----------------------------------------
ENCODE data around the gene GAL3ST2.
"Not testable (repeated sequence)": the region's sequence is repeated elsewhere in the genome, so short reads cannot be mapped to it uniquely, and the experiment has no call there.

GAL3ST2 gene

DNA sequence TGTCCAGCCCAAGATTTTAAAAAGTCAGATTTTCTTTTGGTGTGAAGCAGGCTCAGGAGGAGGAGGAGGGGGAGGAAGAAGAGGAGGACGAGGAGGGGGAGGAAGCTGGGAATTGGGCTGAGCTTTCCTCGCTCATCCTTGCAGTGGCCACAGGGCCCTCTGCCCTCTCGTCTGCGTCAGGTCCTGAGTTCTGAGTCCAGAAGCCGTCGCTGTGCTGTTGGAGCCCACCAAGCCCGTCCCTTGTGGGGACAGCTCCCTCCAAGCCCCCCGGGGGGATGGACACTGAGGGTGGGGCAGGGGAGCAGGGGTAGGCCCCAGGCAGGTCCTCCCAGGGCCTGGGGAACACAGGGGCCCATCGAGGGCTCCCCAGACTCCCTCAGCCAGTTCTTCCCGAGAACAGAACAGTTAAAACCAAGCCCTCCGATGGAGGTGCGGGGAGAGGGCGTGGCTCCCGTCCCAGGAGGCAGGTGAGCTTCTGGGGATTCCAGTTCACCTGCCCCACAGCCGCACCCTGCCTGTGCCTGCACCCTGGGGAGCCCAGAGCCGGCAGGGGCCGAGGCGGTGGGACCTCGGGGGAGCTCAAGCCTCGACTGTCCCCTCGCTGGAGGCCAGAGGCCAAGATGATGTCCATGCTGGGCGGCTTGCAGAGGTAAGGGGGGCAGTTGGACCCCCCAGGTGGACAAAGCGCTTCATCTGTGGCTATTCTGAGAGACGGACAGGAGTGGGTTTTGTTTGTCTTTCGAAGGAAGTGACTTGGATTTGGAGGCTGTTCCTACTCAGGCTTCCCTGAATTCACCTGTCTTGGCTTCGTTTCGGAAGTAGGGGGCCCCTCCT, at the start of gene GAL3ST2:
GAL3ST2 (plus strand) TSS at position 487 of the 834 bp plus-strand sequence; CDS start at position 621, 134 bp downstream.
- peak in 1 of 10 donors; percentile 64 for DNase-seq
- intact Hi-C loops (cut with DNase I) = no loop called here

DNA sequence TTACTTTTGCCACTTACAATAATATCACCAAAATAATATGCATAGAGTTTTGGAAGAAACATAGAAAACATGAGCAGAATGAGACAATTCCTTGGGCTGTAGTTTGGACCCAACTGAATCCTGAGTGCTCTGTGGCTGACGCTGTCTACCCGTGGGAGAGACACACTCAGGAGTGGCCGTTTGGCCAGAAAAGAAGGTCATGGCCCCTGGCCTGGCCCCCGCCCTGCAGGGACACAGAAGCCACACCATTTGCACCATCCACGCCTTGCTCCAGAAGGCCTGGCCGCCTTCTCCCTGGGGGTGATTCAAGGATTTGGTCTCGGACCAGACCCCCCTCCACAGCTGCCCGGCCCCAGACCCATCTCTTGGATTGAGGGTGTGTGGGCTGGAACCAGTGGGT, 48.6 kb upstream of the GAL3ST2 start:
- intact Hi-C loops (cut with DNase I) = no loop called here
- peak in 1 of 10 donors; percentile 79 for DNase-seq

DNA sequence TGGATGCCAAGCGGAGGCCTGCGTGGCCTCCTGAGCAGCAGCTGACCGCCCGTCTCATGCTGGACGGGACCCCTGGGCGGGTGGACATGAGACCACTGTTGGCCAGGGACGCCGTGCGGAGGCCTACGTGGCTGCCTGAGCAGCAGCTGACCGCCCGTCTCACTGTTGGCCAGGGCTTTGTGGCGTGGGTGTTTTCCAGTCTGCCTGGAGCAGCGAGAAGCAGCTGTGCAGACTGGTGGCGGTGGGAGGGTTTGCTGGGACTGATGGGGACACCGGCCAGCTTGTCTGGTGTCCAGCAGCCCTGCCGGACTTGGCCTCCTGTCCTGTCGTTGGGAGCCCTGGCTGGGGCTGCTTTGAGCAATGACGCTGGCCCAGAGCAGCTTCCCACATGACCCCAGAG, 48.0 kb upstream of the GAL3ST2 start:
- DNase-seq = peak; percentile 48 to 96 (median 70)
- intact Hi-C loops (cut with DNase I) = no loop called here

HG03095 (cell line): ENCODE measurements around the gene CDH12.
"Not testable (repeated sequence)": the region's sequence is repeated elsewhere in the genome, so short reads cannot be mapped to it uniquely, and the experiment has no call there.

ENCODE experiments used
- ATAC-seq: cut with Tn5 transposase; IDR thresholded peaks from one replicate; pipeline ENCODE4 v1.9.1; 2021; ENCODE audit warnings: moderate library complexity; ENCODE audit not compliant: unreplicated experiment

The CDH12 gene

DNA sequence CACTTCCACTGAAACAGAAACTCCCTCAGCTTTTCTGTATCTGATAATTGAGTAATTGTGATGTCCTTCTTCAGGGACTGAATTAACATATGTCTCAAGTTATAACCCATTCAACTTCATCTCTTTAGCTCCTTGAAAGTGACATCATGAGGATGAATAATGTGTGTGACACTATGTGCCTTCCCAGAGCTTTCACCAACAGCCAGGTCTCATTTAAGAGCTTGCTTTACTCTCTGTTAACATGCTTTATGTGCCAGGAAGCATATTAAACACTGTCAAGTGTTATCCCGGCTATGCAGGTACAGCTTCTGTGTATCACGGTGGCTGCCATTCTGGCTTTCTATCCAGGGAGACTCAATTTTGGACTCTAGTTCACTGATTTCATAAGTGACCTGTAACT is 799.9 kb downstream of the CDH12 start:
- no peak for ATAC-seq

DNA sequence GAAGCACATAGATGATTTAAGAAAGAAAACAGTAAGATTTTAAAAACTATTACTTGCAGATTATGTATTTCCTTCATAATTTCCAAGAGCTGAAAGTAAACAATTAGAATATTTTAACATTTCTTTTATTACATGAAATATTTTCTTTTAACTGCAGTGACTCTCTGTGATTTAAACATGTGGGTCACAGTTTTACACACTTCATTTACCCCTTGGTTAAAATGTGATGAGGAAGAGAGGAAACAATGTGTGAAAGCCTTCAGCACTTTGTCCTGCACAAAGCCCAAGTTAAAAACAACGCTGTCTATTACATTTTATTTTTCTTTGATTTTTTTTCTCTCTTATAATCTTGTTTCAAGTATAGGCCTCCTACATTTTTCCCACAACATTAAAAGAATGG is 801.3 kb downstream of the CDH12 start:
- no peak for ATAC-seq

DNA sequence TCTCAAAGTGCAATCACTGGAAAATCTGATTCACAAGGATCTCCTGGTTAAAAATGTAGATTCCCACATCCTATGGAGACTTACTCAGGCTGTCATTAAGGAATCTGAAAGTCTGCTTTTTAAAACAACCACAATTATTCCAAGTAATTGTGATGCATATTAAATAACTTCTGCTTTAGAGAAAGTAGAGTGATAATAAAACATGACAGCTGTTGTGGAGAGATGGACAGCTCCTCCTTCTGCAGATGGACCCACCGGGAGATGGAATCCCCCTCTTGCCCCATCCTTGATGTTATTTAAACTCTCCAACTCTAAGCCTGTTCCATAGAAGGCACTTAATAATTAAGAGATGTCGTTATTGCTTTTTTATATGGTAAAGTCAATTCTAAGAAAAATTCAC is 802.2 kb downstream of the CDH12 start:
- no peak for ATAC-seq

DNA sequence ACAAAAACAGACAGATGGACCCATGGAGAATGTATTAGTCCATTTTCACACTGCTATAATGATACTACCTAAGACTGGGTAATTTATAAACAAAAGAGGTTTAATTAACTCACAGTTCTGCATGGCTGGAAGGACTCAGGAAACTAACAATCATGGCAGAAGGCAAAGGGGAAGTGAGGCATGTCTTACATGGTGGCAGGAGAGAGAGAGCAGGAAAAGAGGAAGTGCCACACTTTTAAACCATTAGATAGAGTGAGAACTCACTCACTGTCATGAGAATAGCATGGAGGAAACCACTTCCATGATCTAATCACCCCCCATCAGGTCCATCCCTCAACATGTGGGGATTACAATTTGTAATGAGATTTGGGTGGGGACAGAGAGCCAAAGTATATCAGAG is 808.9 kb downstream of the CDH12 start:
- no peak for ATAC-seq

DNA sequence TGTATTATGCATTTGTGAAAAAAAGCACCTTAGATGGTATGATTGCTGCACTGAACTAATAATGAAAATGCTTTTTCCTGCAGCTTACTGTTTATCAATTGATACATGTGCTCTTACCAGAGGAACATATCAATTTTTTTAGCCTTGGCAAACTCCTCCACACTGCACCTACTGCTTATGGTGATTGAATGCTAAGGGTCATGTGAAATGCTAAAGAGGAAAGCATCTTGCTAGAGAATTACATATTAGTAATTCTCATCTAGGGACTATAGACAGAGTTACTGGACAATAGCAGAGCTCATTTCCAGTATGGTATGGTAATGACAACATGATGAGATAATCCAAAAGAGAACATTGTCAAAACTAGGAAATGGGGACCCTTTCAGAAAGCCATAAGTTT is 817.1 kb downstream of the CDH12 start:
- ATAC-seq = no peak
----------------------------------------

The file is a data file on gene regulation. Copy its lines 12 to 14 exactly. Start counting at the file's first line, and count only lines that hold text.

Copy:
- DNase-seq = peak; percentile 48 to 96 (median 70)
- intact Hi-C loops (cut with DNase I) = no loop called here

HG03095 (cell line): ENCODE measurements around the gene CDH12.